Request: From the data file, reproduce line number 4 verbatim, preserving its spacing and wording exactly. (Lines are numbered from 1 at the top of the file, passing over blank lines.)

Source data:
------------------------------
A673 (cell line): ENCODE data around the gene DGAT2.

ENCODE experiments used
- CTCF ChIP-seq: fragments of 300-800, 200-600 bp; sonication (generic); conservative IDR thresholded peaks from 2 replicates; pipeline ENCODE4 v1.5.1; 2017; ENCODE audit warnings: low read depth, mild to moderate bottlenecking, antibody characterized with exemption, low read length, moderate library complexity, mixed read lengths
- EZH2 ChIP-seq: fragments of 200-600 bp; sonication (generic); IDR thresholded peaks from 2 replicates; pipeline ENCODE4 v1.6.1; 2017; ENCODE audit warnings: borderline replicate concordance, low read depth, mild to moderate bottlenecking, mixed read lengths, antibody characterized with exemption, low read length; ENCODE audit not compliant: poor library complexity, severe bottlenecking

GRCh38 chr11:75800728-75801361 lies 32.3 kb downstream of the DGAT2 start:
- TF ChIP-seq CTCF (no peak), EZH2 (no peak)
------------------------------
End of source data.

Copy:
- EZH2 ChIP-seq: fragments of 200-600 bp; sonication (generic); IDR thresholded peaks from 2 replicates; pipeline ENCODE4 v1.6.1; 2017; ENCODE audit warnings: borderline replicate concordance, low read depth, mild to moderate bottlenecking, mixed read lengths, antibody characterized with exemption, low read length; ENCODE audit not compliant: poor library complexity, severe bottlenecking